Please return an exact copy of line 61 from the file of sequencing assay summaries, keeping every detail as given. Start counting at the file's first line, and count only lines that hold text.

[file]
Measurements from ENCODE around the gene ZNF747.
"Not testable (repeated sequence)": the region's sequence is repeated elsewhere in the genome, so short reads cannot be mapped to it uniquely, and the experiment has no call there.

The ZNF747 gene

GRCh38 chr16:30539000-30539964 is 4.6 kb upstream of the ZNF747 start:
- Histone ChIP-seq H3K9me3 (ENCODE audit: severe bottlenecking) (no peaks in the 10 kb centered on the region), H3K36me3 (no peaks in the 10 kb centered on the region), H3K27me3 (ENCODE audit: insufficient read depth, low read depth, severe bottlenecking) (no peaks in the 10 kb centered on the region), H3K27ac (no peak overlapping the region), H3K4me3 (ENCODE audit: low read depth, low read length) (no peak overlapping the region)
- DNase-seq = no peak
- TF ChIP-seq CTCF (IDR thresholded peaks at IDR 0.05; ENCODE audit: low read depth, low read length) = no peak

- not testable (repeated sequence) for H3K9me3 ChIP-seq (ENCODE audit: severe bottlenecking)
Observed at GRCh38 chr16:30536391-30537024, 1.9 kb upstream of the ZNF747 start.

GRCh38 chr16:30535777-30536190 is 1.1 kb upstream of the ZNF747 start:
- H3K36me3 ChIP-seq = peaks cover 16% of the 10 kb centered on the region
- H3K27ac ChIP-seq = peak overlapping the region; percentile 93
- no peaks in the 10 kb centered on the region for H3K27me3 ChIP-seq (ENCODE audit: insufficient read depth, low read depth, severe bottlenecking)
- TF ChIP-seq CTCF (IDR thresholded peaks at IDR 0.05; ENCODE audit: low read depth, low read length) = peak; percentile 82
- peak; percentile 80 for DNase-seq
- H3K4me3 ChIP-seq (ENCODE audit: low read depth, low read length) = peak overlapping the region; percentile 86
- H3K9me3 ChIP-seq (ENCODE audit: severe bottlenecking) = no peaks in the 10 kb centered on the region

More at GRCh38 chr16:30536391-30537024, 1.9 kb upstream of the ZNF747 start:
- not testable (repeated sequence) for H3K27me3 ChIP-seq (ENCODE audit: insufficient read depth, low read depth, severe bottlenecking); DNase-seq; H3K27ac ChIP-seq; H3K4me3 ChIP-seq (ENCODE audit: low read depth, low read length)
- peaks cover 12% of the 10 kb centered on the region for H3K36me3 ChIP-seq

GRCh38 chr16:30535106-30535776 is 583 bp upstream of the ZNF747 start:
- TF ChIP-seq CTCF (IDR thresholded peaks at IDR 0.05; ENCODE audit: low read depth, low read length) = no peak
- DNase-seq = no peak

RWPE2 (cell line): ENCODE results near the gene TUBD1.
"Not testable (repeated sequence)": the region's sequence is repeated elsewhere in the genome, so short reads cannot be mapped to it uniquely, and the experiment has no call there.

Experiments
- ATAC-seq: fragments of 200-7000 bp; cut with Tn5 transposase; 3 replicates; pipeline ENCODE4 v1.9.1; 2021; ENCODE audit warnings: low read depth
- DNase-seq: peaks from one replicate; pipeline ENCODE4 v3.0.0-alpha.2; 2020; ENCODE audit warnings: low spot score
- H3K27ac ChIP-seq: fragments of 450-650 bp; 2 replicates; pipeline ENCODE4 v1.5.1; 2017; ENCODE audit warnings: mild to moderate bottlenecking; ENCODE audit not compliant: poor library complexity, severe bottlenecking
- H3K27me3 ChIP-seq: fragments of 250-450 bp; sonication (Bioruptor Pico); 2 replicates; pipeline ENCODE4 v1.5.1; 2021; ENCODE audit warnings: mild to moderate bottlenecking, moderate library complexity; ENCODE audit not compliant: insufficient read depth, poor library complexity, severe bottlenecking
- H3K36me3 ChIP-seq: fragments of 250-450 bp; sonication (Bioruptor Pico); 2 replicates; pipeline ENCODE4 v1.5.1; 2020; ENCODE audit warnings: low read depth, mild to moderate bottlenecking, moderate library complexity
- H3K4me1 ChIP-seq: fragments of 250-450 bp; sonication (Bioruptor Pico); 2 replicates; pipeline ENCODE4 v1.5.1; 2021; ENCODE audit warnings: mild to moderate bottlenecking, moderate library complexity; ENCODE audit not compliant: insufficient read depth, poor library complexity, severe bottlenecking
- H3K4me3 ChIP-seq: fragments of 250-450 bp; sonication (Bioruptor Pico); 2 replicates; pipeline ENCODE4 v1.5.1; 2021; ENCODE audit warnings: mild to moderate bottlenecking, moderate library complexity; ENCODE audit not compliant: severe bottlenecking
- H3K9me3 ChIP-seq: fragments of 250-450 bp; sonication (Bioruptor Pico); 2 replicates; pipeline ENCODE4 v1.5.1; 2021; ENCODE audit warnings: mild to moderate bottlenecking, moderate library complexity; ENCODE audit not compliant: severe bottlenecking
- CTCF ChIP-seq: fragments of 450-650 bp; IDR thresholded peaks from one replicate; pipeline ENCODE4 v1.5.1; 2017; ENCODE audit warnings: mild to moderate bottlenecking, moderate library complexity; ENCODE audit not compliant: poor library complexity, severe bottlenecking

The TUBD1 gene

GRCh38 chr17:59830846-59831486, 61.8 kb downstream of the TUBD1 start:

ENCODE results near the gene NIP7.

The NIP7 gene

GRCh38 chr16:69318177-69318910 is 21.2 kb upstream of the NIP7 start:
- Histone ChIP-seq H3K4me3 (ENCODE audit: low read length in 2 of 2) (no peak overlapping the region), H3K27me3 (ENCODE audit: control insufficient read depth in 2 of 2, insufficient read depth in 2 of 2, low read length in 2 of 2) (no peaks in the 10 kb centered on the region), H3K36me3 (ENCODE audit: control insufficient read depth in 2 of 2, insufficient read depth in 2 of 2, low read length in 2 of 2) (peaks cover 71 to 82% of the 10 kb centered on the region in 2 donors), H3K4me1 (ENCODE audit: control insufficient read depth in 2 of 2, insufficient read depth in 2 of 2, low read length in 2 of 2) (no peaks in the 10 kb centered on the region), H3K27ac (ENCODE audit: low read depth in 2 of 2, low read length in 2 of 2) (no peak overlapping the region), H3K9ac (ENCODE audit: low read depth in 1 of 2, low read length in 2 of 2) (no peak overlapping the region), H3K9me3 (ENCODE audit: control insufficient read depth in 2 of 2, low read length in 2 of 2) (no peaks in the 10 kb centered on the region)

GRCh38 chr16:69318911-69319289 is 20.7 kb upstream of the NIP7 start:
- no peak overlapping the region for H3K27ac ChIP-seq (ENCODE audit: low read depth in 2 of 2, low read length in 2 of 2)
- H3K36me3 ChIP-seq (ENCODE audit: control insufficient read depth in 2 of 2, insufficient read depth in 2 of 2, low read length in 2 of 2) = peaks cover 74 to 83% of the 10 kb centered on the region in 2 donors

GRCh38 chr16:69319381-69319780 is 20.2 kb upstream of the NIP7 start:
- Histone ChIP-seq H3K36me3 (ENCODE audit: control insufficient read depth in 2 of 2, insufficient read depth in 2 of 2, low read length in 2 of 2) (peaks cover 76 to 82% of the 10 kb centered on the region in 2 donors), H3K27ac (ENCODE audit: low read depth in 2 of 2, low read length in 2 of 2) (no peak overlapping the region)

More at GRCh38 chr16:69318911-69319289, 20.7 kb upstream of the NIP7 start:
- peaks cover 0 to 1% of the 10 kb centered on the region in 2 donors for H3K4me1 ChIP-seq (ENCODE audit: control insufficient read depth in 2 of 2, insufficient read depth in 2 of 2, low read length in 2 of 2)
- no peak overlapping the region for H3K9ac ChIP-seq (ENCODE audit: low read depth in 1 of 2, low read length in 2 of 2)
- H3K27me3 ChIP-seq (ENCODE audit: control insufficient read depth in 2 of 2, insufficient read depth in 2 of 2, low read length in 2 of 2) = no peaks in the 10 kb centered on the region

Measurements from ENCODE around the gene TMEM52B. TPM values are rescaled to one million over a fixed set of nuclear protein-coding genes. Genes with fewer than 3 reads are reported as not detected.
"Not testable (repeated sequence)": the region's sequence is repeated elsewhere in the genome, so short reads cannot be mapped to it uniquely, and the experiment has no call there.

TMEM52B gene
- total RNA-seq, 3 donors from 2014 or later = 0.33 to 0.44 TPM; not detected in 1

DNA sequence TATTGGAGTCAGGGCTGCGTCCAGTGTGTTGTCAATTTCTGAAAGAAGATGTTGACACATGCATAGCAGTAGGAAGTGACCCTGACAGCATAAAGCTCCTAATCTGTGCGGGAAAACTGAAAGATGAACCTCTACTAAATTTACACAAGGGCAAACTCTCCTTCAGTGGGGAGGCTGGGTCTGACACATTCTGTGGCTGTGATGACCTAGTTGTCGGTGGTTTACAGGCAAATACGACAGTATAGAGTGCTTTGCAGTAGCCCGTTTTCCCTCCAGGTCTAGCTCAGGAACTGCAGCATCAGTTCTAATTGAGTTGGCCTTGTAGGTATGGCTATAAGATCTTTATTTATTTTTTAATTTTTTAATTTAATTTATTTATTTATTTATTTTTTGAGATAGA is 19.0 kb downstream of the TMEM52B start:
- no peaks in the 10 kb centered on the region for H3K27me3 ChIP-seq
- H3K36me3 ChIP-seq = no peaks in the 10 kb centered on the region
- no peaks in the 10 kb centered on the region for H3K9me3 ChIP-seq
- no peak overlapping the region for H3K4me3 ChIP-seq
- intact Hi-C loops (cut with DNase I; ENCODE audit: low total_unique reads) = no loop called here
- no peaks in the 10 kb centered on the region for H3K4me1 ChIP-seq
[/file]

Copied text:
- no peaks in the 10 kb centered on the region for H3K4me1 ChIP-seq